Wednesday, May 13, 2009

Illinois Marathon

It's been quite some time since I've posted anything here, so I'll come back to it with a race report from the first annual Illinois Marathon.

2008 was a disastrous marathon year for me. I felt like I was in really good shape heading into both Boston and Chicago. In both races, I had severe stomach pains starting somewhere past mile 15 and had a miserable experience in finishing both races. I finished 45 and 35 minutes behind my expected finish time in both races and was extremely displeased. After Chicago last year, I was so fed up that I decided I would take at least one marathon cycle off and maybe just quit running them entirely.

Fortunately, the Illinois Marathon came to town. The race was to be a smaller marathon in the town where I live with most of my running group participating. With everyone in the group training for the marathon, I was almost training for it by default, so I went ahead and put in the long runs and signed up for the race. I decided two important things in advance.

1) I would train at lower volume than I have for my previous marathons. I still wanted a bit of a break from the training. I put in a lot of weeks around 50 miles and I peaked at just 60.5, the only week I went over 60 miles.

2) I would run a conservative pace. Despite the fact that I'd finished 4 marathons, my PR was still a 2:58:17 from my first marathon, which I ran in Austin. I'd been looking to run 2:45 in the past few where I'd blown up. I still think I'm capable of running at least that fast (I did a 24 miler at a pace that would have put me at 2:41 training for one of my disasters last year...and felt great after the run), but I couldn't risk blowing up again or the prospects of continuing to marathon would slim considerably. I needed to "get the monkey off of my back" as my training partner liked to say. I decided I'd look to run just under 3 hours and there were a bunch of guys in my running group who I could run with at that pace. The plan was to run a nice, relaxed pace and have fun doing it.

Things went according to plan.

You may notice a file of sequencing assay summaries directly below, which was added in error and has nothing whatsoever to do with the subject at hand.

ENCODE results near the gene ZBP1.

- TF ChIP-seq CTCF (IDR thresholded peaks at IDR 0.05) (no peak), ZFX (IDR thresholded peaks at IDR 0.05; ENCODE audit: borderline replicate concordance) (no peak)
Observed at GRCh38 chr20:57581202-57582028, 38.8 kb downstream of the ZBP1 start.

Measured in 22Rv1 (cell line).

I got out of my own bed on the morning of the marathon, well rested and tapered down from my moderate training mileage. I picked up a few of my running buddies and we convened with the rest of the running group in one of their offices which was right near the start line. The weather was better than we could have asked for. It was around 40 degrees at the start, sunny, and low wind (10 mph, which is low for here in Champaign-Urbana).

We ran nice, even splits right on pace as we opened up the marathon. Pictured here (photo courtesy of Kate Torrey) is a bunch of my running group in the early miles along with my PhD advisor, who was running the half. It was fun seeing lots of people we knew along the course. Before the race, I decided that no matter how good I felt, I wouldn't pick up the pace until at least mile 18. I felt great, but I waited patiently. Still feeling good at mile 18.5, I told the group I was going to pick up the pace and I dropped down from ~6:47/mile to under 6:30's where I stayed through the last 10k to the finish line, coming across in 2:55:30. My splits for the entire race are recorded here (I forgot to hit the button at 15).

I was really pleased with the way the marathon went. I ran it according to plan, I felt great, and I had fun. Normally, I don't look to "have fun" while I'm running a race, although I'm looking to have enjoyed it afterwards. This was a win-win because I got the monkey off my back while also having fun (admittedly, the last couple of miles still hurt and I'm not smiling so much in the picture from the last mile). I also recovered incredibly fast. It was a Saturday race and by Wednesday, my legs already felt really good, although I gave it a full week before I started running again. And I'm re-motivated about the marathon. I'm already planning to run Columbus this fall with a bunch of guys from the running group.

As far as the organization of the marathon goes, I thought it was an incredibly well-done first year event. When the plans were first announced and I heard they wanted 4,000 people, I laughed. Amazingly, there were around 9,000 people across the three events with nearly 2,000 in the marathon. Almost everything along the course was well-done too. My biggest complaint was the places where the marathon and half-marathon courses merged. Around mile 23 in the marathon we merged with mile 11 or 12 of the half-marathon for about half a mile and had to cross paths. This meant that while I was coming through under 6:30 pace, I was moving across a lane of people walk/jogging. I nearly got run into the pillar of the viaduct as somebody slowed to a walk and moved off to her left as I came through. And while it was nice to finish in the stadium, the common start + common finish for the full and the half led to a similar problem. My training partner (who ran ~2:41) nearly got caught in the tunnel entering the stadium amongst a mob of half marathoners jogging their way in. And the winners of the marathon finished amidst a wash of slow half-marathoners. Despite these complaints, I think it was a great marathon. I'll definitely do it again...unless I'm running in Boston.
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1 comment:

Mica said...

Hi hi!

I found your blog through Champaign-Taste. I'm happy to find another grad student runner. (There are a lot, but it's hard for me to find them.)

I run sometimes with a girl in the chem department! Perhaps you know her, though I hear that the department is humongoid.